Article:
With skilled hands the scissors clip away unwanted hair as the customer rests easy in the big barber’s chair.
After nearly 48 years in business, Don Loder has no regrets about retiring and is looking forward to time off. — Photo by Adam Randell/The Northern Pen
VOCM’s “Back Talk” is on low in the background and the day passes by beyond the tiny building’s window.
Barber Don Loder keeps the conversation light, discussing politics, the weather and the fishery, with a few shared laughs in between.
It’s a comfortable atmosphere that he’s perfected over the years, but now it’s no more.
Two weeks shy of 48 years in business, Loder closed up shop on June 27.
Pushing 70, he has no regrets about the decision.
“I’ve enjoyed my work, I’ve made a living at it, but there comes a time for everything, and the time has come for me to retire,” he said.
Loder decided to open the shop after realizing there was a need for it.
“There was no barber in the general area at the time, and I figured it was a pretty good trade to get into, so I went to Corner Brook for my training,” he said.
He returned and opened his business on July 15, 1966.
Loder said he got to see a lot of development pass by his window, noting that the roads used to be gravel and the Woodward Motors parking lot used to be a cattle graze.
He remembers business being a little slow at first because people weren’t used to going to a barbershop for a haircut.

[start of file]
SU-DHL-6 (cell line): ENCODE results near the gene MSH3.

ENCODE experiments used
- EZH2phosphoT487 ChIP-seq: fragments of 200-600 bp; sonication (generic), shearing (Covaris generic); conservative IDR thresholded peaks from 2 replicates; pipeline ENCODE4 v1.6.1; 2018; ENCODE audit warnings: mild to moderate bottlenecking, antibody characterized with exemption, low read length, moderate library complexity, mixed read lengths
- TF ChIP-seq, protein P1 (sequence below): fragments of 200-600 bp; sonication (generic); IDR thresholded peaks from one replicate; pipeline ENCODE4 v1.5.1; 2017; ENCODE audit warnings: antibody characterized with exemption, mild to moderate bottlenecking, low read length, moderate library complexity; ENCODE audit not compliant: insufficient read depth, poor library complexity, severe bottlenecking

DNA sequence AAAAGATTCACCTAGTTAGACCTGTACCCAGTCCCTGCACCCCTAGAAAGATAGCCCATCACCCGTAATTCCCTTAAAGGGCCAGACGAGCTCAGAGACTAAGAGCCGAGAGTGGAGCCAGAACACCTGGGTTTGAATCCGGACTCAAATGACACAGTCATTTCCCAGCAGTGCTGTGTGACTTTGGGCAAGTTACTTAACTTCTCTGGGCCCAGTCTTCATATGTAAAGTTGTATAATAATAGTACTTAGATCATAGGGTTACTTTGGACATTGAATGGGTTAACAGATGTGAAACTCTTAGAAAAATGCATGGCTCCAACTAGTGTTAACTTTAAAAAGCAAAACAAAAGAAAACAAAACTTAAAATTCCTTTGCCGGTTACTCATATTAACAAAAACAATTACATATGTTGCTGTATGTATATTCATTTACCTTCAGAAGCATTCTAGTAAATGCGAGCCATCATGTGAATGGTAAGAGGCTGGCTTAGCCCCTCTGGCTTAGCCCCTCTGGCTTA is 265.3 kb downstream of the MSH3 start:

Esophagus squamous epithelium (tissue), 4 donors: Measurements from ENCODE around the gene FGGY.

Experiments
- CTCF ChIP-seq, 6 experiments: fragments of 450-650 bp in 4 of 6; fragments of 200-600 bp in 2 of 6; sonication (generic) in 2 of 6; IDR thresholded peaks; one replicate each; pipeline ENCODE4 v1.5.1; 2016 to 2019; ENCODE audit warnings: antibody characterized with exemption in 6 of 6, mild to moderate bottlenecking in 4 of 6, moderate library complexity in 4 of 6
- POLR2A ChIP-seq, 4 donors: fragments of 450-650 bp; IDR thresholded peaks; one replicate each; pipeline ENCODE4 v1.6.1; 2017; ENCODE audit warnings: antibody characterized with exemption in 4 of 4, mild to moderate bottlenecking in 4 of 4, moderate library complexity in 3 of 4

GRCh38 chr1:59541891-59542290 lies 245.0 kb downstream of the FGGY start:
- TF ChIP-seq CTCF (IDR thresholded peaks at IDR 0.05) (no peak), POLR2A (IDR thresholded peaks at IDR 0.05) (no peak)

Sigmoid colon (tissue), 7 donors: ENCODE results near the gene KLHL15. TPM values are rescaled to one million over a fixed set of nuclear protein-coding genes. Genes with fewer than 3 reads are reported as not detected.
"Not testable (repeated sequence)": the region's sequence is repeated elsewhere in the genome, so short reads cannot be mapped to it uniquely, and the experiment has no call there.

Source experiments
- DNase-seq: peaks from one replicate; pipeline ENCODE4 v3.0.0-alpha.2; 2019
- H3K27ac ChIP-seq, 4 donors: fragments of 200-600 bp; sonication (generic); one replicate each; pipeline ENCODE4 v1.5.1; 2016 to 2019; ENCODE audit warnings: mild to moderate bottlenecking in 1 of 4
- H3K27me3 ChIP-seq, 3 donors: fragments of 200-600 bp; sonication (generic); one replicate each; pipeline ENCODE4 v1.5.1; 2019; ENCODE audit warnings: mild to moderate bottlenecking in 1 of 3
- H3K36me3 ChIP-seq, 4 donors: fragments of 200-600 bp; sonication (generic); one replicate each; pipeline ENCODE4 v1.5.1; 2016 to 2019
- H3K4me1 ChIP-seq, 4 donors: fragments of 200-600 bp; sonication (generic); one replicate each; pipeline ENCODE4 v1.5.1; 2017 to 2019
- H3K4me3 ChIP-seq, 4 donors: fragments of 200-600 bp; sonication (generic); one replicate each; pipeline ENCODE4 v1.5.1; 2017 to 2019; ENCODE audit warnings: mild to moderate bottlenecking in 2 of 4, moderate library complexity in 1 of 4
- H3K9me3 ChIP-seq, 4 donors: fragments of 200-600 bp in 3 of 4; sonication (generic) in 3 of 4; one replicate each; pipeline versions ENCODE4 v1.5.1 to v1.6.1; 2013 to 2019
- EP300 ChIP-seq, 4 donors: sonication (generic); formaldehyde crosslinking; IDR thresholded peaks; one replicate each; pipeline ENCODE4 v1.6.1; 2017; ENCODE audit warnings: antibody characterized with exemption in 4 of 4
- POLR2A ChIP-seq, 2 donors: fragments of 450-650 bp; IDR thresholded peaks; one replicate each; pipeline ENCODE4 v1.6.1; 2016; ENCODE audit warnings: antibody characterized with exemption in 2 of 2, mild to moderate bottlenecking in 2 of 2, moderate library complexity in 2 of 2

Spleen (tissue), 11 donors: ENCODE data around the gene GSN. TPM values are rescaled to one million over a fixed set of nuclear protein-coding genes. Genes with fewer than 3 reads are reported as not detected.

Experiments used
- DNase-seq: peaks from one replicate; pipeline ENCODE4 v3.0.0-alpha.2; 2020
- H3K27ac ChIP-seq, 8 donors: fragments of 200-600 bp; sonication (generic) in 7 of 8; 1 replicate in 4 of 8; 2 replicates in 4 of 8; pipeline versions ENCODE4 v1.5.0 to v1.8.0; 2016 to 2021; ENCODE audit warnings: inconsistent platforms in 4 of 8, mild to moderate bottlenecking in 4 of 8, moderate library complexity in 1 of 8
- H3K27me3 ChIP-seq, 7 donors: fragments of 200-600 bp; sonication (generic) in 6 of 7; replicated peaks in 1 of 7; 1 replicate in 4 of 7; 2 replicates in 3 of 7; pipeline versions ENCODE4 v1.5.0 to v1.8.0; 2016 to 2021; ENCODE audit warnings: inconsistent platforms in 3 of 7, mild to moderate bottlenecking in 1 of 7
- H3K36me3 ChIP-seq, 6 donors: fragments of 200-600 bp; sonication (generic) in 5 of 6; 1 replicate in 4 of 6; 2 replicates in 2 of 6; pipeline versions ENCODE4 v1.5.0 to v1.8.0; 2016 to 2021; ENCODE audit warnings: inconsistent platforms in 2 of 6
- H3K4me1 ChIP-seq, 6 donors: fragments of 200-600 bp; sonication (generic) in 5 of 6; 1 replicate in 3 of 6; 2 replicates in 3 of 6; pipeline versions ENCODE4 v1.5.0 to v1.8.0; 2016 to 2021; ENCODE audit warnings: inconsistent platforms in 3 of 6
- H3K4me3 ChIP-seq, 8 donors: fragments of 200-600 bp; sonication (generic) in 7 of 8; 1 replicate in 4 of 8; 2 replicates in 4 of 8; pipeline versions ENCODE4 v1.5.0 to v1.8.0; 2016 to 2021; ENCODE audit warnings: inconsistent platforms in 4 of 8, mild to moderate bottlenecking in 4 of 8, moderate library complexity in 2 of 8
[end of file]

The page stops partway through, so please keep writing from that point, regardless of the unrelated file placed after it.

“They’d go to a neighbour’s or friend’s to have their hair cut.”
Loder said he’s heard it all in his shop, but quips those stories won’t be retold because of barber-customer confidentiality.
“But the youngest haircut I done was for a six-month-old and the oldest haircut for a 100-year-old man,” he said.
“Over the years I’ve cut the hair of grandfathers, fathers, sons and grandsons.”
And he enjoys having kids come into his shop. He’s been known to treat them to a stick of gum or two.
“It’s just something I started doing, I couldn’t tell you how much of it I gave away … quite a few cartons in my day,” he said.
He estimates he’s done hundreds of thousands of haircuts.
Loder says he has no specific goals now that he’s retired, but “it won’t be cutting hair.” He just plans to enjoy his time off.
But he will miss the daily interaction with his customers, and the customers will certainly miss him.
Guy Bussey of St. Lunaire-Griquet has been a customer at Don’s Barber Shop since Day 1.
“Don’s a very friendly person and he provided a great service,” Bussey said. “There’s nothing but good to say about Don.”
Bussey adds that now that Loder has closed shop, “I’m going to have to let my hair grow out into a ponytail.”
Loder has been collecting pins for the last 28 years and kept the massive collection on display at his shop. He started collecting himself, but many of his customers have added to the collection. At last count he had 3,442 pins.
The Northern Pen